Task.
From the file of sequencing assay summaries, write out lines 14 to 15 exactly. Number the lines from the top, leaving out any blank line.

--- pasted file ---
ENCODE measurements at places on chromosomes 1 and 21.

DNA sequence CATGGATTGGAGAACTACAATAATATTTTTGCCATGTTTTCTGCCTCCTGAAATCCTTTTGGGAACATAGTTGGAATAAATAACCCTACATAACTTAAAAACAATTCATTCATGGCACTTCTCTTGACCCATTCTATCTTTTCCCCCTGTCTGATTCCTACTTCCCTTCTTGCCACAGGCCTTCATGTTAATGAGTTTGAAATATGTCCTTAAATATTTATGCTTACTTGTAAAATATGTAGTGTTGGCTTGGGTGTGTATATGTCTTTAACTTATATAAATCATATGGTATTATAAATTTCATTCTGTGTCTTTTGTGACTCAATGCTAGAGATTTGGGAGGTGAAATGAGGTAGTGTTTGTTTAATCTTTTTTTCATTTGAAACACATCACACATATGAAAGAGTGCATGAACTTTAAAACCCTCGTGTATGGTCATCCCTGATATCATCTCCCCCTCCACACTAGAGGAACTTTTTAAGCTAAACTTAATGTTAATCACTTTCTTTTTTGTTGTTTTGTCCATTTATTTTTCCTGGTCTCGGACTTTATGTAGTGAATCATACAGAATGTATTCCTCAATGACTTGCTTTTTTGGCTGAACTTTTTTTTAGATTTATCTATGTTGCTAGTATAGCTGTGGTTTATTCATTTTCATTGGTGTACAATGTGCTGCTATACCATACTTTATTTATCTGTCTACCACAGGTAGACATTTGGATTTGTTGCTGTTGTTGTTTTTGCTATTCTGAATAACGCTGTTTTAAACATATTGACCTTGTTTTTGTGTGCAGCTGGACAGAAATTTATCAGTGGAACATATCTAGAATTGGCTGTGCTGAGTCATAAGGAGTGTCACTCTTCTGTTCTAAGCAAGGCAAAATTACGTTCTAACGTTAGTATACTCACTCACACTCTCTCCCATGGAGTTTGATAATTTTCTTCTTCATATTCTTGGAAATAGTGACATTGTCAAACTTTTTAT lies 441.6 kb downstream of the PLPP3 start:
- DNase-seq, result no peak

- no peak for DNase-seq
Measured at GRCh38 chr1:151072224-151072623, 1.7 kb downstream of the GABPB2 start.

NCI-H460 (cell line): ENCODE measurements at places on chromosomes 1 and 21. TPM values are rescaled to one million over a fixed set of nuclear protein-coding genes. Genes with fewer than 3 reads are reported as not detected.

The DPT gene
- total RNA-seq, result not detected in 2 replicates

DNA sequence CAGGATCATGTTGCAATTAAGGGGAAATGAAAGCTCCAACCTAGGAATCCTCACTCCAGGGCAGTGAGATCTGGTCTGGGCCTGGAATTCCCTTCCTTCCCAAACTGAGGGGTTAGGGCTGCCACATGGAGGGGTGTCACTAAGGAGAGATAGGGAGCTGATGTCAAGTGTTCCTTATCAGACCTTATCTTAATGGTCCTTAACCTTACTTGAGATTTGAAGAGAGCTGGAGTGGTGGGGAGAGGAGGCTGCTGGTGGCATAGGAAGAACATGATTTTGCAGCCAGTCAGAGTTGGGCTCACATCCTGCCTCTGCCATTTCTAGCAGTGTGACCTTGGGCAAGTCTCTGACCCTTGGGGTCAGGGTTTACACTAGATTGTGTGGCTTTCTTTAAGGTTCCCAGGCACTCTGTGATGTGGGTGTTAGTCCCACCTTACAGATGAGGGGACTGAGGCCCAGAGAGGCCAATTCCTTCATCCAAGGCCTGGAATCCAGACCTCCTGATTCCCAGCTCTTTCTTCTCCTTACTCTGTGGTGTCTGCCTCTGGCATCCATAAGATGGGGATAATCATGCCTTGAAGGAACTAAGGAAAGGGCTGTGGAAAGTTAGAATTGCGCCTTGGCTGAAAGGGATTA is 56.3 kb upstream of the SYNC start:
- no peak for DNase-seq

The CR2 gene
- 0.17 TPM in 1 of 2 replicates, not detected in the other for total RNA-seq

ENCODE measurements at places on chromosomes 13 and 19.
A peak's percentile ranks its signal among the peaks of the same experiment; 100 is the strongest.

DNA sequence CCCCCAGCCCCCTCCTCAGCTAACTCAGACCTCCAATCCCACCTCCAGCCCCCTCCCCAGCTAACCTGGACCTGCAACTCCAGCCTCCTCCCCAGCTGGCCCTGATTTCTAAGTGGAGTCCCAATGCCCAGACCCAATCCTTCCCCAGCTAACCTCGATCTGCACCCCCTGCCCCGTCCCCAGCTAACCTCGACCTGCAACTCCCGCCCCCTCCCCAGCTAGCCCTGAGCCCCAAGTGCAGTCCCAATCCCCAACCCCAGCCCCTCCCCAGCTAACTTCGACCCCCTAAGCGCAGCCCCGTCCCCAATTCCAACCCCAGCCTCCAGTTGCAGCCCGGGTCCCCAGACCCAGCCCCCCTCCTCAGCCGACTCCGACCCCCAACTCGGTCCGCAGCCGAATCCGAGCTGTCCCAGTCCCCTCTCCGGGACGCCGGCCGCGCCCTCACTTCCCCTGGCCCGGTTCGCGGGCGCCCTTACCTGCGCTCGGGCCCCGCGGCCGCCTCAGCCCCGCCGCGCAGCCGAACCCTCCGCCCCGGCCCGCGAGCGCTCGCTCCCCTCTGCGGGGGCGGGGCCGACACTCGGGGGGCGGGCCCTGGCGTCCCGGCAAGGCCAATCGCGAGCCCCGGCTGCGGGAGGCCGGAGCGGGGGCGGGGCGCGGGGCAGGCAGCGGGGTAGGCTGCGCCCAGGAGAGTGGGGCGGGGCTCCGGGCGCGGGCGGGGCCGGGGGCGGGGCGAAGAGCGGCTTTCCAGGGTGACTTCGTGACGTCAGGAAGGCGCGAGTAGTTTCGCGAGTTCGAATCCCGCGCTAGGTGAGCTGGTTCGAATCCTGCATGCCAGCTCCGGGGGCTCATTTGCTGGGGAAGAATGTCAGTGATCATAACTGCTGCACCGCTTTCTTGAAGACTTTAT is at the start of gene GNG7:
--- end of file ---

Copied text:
A peak's percentile ranks its signal among the peaks of the same experiment; 100 is the strongest.

DNA sequence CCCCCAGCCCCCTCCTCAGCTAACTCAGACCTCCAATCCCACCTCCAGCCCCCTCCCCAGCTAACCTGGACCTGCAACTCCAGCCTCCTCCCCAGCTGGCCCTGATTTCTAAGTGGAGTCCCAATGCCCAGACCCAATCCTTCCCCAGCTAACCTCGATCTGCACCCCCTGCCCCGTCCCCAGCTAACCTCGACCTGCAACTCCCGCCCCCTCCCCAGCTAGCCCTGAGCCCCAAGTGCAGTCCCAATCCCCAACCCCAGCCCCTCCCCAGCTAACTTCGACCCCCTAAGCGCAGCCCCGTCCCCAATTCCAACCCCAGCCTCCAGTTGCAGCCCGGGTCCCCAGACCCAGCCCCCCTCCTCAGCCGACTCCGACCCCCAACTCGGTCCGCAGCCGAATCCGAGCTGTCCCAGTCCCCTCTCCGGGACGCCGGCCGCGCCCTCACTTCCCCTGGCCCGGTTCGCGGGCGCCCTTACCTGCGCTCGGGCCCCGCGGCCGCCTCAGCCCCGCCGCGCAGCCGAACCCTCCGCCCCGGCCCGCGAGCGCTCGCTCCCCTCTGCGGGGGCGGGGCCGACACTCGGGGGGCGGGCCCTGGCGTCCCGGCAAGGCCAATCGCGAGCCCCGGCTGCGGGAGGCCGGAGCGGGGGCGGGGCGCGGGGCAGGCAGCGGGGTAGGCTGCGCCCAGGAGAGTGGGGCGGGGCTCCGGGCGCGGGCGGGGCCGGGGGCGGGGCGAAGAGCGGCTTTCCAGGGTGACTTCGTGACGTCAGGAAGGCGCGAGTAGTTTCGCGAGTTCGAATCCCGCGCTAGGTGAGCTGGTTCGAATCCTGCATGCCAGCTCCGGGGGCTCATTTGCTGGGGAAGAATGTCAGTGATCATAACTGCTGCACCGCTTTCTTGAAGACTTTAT is at the start of gene GNG7: